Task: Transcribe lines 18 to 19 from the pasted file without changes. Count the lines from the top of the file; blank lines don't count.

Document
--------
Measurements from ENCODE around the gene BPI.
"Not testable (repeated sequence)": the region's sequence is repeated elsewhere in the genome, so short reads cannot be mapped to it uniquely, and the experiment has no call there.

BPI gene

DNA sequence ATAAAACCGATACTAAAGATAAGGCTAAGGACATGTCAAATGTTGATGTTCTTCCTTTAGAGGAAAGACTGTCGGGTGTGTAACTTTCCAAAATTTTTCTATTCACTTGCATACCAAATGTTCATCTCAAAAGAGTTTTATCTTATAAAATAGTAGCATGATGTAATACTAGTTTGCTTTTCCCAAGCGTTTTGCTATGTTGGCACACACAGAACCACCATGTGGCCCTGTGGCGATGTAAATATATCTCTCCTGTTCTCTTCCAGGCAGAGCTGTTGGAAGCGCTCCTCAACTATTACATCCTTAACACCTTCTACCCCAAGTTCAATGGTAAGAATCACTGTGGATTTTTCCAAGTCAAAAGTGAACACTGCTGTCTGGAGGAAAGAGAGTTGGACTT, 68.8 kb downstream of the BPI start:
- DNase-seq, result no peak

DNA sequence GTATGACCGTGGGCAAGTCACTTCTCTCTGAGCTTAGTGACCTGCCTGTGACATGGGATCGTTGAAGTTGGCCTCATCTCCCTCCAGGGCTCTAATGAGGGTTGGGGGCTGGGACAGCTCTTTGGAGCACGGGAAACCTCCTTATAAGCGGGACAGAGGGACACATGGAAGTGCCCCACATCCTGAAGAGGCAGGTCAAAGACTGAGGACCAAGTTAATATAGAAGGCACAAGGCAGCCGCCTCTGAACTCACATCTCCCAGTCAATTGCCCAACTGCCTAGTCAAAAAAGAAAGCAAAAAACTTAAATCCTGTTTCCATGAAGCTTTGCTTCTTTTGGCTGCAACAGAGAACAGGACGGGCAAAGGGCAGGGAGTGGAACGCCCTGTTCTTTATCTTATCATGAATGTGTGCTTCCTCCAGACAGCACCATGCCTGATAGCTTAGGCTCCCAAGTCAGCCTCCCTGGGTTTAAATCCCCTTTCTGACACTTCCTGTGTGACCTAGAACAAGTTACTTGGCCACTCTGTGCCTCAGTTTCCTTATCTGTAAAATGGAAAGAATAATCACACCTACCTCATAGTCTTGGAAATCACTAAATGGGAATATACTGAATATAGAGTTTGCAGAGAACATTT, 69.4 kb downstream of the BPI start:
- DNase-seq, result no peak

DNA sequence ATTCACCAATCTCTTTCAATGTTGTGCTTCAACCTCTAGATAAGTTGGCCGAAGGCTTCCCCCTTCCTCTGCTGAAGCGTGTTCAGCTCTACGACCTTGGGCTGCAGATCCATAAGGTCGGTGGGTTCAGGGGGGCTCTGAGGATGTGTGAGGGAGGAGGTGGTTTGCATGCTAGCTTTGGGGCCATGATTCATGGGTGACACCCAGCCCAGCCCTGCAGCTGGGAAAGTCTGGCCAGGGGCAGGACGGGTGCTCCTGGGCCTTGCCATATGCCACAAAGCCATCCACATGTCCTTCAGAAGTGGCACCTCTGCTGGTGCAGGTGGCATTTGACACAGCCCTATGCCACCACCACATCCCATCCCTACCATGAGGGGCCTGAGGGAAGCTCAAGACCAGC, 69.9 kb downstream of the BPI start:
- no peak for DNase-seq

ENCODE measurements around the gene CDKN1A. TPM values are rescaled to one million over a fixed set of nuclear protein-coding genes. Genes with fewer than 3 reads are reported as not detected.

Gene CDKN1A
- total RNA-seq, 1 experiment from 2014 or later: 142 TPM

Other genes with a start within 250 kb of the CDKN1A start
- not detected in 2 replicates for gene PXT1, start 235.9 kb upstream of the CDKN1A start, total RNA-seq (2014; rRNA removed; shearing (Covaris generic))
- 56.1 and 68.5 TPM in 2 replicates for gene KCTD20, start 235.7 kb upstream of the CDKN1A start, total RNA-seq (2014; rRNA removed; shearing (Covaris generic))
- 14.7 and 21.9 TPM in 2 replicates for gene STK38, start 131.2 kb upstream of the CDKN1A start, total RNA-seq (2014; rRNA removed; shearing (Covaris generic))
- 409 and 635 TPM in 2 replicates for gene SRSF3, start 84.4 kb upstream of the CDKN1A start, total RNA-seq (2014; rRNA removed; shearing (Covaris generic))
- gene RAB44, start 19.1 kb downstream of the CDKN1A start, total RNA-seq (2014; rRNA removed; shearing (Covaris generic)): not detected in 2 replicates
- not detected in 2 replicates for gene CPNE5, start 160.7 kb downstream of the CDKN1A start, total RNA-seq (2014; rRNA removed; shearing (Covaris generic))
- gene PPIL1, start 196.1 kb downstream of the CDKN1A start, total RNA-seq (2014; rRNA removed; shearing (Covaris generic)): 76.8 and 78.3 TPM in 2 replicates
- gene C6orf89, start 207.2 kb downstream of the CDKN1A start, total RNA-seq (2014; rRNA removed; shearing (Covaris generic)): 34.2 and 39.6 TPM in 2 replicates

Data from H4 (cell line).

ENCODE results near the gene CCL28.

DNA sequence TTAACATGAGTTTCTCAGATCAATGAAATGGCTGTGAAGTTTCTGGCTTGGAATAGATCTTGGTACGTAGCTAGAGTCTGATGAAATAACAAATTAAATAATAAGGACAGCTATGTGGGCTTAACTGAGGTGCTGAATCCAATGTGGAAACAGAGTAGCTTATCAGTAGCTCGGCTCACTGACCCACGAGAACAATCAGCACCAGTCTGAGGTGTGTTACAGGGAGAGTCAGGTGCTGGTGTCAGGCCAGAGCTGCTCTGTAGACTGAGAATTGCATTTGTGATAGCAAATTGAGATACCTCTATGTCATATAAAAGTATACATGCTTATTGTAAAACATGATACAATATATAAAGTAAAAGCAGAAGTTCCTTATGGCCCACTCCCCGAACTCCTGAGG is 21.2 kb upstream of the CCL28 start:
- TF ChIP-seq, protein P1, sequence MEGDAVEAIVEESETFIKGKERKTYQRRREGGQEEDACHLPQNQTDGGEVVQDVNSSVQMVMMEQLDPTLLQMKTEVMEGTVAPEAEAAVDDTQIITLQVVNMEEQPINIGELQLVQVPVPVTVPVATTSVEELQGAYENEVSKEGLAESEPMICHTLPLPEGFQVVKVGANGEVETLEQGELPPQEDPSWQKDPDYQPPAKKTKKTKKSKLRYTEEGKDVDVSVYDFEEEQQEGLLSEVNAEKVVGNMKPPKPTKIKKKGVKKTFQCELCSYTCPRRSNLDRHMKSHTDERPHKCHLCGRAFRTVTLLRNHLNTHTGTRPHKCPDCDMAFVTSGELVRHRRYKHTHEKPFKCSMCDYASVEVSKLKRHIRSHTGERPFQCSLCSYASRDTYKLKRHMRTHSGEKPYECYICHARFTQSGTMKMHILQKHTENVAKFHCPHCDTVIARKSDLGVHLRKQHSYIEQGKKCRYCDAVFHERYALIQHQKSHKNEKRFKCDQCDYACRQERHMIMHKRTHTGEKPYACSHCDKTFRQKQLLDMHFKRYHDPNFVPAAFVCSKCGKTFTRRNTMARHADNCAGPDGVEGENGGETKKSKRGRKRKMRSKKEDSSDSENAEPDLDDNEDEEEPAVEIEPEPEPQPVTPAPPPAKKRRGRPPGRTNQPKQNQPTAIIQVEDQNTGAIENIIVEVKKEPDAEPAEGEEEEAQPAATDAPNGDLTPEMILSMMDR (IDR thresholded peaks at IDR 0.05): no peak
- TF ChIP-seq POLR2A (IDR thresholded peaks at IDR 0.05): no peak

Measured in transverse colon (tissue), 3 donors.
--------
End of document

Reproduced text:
- gene RAB44, start 19.1 kb downstream of the CDKN1A start, total RNA-seq (2014; rRNA removed; shearing (Covaris generic)): not detected in 2 replicates
- not detected in 2 replicates for gene CPNE5, start 160.7 kb downstream of the CDKN1A start, total RNA-seq (2014; rRNA removed; shearing (Covaris generic))